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Comment: Re:Next release codename? (Score 5, Informative) 177 177

I think the spyware has been a radioactive enough issue that any derivatives are going to make a point of cutting it out.

That said, I don't see the need. As much as I don't like what Ubuntu did with the shopping lens, I've long switched to Xubuntu anyway, which is more sanely managed. (The original reason was to get away from Unity, and their avoidance of subsequent Canonical brain damage cemented the deal.)

Significantly, when you use [KX]ubuntu, you still benefit from all the release engineering work of Ubuntu proper, including security updates---a point on which I'm a little more wary of derivatives like Mint.

Comment: Re:How would an attack happen? (Score 2) 100 100

I know it's not always easy, but most data input into web forms is quite straightforward. The application should not be checking whether the data is invalid - it should be checking that it's valid. That's a subtle distinction, and I'm probably going to fail to explain it!

You'd probably have an easier time explaining it as whitelisting versus blacklisting. A developer can't hope to ever enumerate all the bad things an app should reject, so s/he should instead enumerate the much smaller set of things it should accept. Same deal if you're using a regex or whatnot to sanitize input instead of matching against a list.

Comment: Re:One-time pads (Score 1) 284 284

  • Attacker posts the malicious transfer form and performs the query to tell the bank to send out a text message.
  • Attacker displays a fake copy of the verification form where you are supposed to enter the info from the text message.
  • You read the text message, especially the part describing a $20,000 transfer to Zurich.
  • You don't enter the verification code.

Fixed that for you.

Comment: Re:How soon does it work after infection? (Score 1) 208 208

You're thinking about HIV, you're right, that takes months. The clap (ghonorhea) will show up the next day as will several others (actually, most STIs will show positive the next day). There's no cheap test that separately identifies Herpes Simplex 1 from Simplex 2, there is a cheap test that does not distinguish and will show positive if you have either.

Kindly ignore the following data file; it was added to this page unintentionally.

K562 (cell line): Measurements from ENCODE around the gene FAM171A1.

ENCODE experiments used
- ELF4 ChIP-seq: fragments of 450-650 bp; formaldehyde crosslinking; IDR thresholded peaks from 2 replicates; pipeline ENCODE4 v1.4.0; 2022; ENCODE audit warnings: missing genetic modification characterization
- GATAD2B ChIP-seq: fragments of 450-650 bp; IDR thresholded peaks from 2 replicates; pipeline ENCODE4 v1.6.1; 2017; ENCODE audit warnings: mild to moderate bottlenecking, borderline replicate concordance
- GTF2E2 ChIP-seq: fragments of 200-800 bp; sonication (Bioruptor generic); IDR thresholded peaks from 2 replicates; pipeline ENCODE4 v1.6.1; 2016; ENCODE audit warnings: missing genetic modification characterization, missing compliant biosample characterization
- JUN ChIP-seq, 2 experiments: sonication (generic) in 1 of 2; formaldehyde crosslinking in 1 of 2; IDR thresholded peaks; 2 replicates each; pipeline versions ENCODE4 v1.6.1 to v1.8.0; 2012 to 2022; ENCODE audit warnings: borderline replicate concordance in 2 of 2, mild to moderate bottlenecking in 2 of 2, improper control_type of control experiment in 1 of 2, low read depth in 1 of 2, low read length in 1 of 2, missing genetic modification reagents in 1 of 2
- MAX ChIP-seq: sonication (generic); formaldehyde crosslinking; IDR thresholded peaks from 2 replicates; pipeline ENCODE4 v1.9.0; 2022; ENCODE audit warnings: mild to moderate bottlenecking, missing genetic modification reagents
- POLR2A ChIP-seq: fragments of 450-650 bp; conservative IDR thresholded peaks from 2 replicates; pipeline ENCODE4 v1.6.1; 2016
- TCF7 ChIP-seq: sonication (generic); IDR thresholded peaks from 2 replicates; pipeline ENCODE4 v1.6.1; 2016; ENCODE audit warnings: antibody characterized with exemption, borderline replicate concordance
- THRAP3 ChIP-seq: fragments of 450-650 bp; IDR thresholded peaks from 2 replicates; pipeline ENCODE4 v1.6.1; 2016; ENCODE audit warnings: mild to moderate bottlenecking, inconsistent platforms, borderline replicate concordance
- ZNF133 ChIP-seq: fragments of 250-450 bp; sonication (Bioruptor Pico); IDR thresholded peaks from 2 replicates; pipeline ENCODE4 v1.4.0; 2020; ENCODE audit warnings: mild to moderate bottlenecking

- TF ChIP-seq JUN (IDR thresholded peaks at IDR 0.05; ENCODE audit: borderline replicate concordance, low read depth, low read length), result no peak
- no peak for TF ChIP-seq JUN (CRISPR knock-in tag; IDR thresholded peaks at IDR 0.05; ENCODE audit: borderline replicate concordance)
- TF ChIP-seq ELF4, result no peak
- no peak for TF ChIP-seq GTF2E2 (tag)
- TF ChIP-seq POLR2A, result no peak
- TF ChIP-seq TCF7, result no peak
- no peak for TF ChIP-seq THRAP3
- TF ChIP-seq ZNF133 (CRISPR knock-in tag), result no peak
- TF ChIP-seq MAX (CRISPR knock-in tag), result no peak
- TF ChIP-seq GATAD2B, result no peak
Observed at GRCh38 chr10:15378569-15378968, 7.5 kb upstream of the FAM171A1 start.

The cheap herpes test works that quickly, too? My understanding is that HSV is harder to detect, not least because the virus isn't always being shed.

If the test is reliable, and quick to yield a positive, that would be pretty good---given that condoms don't necessarily protect against HSV, and we don't have a cure for it as yet...

Comment: How soon does it work after infection? (Score 1) 208 208

What I'd like to know is, does this test have the problem of most STD tests where you have to wait ~6 months after infection to get a positive result, since it only detects STD-antibodies (and not the STD itself) and it takes about that long for them to build up sufficiently high?

Comment: Re:NTP pool & GeoIP (Score 1) 540 540

Since you've got real stratum-1 NTP servers, you could skip the pool altogether and add them to the official NTP time server list.

AFAIU, the NTP pool is meant more for lower-stratum servers, like users on static-IP cable modems, so your machines wouldn't be doing as much good there.

Comment: Re:Perhaps a new mail header? (Score 3, Insightful) 251 251

PGP/GPG is overkill. Just drop messages that fail an SPF check. Spoofing is part of the problem here, and SPF was tailor-made to address spoofing.

If you do use PGP/GPG, you don't need an extra header for the signature; it's usually added as a small attachment, and better mail clients already pick up on that for verification.

Comment: Things that FM.fm provides that Gmail doesn't (Score 5, Informative) 135 135

  • Server-side Sieve filtering/sorting
  • File storage, optionally Web-accessible (I use this to serve up a simple, static-only Web site)
  • Various authentication options (reduced-access password, one-time logins, passwords via SMS, etc.)
  • Teh Google is not reading your mail, so you can put your tin-foil hat away :-)

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